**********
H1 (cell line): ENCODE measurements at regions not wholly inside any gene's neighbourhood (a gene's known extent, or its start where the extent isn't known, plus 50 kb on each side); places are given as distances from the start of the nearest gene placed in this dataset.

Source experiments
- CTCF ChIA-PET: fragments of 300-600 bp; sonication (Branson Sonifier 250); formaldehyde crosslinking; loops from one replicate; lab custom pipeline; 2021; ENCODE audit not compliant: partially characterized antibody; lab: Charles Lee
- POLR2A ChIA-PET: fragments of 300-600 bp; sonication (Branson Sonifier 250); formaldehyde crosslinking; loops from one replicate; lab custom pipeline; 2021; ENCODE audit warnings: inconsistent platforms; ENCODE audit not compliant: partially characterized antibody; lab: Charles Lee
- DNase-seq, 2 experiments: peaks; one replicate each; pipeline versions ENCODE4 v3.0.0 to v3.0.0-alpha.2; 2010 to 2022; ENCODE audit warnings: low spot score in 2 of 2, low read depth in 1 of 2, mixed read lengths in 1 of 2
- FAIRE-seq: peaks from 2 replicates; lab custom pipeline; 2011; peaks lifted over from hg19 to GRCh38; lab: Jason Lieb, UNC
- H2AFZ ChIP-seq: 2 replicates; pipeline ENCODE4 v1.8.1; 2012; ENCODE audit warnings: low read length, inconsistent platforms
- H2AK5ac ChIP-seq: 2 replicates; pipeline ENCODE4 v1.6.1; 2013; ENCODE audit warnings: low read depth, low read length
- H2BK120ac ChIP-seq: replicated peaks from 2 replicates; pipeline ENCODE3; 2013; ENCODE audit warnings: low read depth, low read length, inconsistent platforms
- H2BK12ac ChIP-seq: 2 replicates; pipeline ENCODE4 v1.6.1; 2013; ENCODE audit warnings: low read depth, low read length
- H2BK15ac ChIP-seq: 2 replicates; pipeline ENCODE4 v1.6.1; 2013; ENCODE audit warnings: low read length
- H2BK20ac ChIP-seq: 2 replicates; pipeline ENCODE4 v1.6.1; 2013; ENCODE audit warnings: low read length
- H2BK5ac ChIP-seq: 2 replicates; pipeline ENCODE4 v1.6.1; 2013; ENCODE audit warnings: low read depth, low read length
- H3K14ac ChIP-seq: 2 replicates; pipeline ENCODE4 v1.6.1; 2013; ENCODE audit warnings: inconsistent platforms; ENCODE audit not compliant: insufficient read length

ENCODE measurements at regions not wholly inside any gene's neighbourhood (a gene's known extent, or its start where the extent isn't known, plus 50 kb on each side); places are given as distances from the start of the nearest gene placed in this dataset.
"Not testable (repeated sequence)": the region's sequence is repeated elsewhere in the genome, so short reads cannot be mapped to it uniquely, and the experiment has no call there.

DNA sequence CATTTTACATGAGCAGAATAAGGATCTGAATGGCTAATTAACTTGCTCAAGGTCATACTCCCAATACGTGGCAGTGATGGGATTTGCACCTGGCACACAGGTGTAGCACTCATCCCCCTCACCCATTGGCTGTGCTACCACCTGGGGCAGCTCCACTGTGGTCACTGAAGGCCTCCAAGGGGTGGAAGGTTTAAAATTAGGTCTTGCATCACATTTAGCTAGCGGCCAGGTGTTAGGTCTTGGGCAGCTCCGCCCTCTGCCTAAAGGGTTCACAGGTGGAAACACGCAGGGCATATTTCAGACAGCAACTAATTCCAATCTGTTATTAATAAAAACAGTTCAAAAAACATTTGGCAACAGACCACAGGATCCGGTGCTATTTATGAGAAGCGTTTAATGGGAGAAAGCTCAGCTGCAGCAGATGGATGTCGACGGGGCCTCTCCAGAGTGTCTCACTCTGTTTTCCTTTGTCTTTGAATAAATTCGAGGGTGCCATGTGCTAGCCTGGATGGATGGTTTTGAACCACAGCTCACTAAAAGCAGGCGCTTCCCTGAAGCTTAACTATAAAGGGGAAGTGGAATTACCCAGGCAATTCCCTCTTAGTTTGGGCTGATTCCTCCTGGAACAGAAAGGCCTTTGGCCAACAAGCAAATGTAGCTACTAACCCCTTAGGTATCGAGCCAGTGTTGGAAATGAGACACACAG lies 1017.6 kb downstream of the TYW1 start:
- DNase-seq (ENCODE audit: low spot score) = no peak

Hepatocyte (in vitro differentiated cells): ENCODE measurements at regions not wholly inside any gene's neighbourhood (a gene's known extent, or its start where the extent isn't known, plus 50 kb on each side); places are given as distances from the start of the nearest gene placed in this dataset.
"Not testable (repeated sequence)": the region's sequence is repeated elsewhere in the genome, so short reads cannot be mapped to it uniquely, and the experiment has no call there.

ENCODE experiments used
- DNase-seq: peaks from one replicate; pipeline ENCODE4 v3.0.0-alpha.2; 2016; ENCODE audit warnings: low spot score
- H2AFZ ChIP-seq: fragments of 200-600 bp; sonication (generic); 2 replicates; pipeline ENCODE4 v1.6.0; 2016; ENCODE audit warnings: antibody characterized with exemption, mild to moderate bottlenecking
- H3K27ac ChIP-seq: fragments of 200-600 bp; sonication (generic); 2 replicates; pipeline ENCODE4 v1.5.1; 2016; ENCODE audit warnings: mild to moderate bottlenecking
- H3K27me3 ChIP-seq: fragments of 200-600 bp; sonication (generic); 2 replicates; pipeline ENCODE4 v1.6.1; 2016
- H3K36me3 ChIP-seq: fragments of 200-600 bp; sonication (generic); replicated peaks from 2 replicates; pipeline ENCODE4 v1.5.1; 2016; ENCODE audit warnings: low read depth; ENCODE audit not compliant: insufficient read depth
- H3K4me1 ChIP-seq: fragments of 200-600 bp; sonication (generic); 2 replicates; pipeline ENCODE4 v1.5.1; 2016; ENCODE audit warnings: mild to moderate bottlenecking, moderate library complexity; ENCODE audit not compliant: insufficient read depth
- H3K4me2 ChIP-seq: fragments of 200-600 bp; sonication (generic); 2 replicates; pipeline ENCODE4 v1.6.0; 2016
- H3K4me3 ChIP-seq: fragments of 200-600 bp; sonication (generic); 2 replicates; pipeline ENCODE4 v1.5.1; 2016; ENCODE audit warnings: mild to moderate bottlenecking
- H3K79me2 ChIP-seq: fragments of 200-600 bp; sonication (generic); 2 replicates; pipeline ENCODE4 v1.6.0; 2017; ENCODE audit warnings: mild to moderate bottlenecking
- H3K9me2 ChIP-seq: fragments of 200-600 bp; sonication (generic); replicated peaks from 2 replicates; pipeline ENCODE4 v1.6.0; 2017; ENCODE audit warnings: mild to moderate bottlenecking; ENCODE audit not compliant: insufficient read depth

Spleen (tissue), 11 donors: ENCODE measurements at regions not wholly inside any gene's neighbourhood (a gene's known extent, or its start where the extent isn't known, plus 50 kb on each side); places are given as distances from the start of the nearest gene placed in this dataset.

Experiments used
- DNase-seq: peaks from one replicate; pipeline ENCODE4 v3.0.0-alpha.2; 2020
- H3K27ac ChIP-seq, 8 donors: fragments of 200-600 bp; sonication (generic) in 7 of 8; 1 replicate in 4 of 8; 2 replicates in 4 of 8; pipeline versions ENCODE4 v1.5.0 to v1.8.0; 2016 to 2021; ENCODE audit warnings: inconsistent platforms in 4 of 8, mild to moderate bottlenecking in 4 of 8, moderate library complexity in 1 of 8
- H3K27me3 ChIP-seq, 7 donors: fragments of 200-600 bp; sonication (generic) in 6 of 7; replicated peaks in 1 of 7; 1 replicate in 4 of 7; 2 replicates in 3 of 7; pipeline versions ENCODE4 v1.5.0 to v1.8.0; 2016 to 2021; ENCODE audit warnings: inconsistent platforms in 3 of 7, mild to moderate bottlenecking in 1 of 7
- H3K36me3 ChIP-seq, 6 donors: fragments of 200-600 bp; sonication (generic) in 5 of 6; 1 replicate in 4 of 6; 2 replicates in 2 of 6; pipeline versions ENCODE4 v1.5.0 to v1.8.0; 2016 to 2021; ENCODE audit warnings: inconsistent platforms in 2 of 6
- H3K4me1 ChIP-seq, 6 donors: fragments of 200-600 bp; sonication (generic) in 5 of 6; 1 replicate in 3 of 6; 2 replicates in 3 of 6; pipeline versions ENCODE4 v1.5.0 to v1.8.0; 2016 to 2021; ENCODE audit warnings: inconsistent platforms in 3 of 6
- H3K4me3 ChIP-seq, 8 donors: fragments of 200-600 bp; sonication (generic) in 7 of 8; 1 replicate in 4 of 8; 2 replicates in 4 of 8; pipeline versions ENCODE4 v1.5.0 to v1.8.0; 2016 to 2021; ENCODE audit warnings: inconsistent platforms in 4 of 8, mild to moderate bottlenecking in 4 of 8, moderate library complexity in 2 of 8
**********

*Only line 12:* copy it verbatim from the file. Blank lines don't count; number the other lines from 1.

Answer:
- H2BK20ac ChIP-seq: 2 replicates; pipeline ENCODE4 v1.6.1; 2013; ENCODE audit warnings: low read length